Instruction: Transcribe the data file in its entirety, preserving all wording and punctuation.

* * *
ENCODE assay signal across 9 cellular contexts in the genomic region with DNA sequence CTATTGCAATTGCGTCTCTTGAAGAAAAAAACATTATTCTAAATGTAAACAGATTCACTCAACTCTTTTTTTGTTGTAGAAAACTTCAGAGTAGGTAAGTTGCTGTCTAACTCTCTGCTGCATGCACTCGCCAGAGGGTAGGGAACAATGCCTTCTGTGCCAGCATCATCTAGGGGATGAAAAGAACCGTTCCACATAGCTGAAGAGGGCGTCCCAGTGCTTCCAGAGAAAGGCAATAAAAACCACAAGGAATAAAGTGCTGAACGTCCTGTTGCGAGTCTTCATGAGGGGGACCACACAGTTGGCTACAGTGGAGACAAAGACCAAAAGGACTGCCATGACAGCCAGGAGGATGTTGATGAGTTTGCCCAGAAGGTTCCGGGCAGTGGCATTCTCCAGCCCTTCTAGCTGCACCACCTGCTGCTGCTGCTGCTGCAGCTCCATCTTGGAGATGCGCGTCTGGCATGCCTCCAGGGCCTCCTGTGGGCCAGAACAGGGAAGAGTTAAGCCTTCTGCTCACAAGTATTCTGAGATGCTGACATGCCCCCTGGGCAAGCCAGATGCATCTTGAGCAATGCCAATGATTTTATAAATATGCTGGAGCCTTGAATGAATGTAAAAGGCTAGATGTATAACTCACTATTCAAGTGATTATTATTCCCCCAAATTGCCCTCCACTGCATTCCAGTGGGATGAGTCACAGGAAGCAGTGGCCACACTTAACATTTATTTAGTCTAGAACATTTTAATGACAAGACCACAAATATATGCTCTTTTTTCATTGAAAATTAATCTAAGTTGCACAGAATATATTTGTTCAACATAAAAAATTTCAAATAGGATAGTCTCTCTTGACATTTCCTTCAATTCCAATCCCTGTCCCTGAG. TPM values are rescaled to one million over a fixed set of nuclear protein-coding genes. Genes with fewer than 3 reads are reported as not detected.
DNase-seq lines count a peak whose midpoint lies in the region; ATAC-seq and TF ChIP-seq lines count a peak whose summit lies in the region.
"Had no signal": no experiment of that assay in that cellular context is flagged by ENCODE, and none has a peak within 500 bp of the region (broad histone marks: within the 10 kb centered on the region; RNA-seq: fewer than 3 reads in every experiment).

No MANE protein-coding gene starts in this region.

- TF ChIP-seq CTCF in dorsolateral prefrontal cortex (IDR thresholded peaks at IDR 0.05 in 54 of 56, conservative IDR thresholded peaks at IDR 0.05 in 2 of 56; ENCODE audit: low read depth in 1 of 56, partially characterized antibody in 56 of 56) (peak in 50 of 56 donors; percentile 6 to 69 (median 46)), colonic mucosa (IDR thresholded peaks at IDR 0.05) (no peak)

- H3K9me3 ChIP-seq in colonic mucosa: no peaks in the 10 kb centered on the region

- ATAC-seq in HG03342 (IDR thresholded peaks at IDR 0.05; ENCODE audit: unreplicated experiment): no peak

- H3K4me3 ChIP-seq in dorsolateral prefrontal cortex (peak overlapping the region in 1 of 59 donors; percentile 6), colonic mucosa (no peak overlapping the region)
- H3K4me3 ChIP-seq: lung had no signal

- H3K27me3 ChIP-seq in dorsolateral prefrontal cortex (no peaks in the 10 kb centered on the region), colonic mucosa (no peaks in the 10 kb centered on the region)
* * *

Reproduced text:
ENCODE assay signal across 9 cellular contexts in the genomic region with DNA sequence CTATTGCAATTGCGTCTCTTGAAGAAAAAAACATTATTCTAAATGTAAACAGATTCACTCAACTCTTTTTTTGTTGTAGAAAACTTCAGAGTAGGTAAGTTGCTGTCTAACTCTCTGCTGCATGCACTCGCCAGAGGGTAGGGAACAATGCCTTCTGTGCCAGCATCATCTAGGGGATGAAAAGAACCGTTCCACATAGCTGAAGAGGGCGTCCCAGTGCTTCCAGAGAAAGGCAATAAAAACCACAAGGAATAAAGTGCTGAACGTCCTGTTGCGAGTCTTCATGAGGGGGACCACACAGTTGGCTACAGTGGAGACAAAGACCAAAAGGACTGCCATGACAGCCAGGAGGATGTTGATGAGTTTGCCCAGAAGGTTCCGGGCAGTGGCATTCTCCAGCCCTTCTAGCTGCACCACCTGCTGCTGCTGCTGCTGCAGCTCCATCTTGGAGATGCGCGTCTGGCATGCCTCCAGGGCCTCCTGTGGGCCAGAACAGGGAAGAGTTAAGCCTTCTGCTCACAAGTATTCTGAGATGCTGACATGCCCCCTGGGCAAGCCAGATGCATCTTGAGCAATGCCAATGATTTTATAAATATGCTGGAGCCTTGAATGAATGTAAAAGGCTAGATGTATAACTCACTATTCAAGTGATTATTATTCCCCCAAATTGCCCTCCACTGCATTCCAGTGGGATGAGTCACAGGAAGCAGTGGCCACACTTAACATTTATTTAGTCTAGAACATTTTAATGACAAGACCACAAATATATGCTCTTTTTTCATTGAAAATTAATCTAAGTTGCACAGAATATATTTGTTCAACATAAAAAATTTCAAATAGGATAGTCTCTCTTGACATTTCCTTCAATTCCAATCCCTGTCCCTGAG. TPM values are rescaled to one million over a fixed set of nuclear protein-coding genes. Genes with fewer than 3 reads are reported as not detected.
DNase-seq lines count a peak whose midpoint lies in the region; ATAC-seq and TF ChIP-seq lines count a peak whose summit lies in the region.
"Had no signal": no experiment of that assay in that cellular context is flagged by ENCODE, and none has a peak within 500 bp of the region (broad histone marks: within the 10 kb centered on the region; RNA-seq: fewer than 3 reads in every experiment).

No MANE protein-coding gene starts in this region.

- TF ChIP-seq CTCF in dorsolateral prefrontal cortex (IDR thresholded peaks at IDR 0.05 in 54 of 56, conservative IDR thresholded peaks at IDR 0.05 in 2 of 56; ENCODE audit: low read depth in 1 of 56, partially characterized antibody in 56 of 56) (peak in 50 of 56 donors; percentile 6 to 69 (median 46)), colonic mucosa (IDR thresholded peaks at IDR 0.05) (no peak)

- H3K9me3 ChIP-seq in colonic mucosa: no peaks in the 10 kb centered on the region

- ATAC-seq in HG03342 (IDR thresholded peaks at IDR 0.05; ENCODE audit: unreplicated experiment): no peak

- H3K4me3 ChIP-seq in dorsolateral prefrontal cortex (peak overlapping the region in 1 of 59 donors; percentile 6), colonic mucosa (no peak overlapping the region)
- H3K4me3 ChIP-seq: lung had no signal

- H3K27me3 ChIP-seq in dorsolateral prefrontal cortex (no peaks in the 10 kb centered on the region), colonic mucosa (no peaks in the 10 kb centered on the region)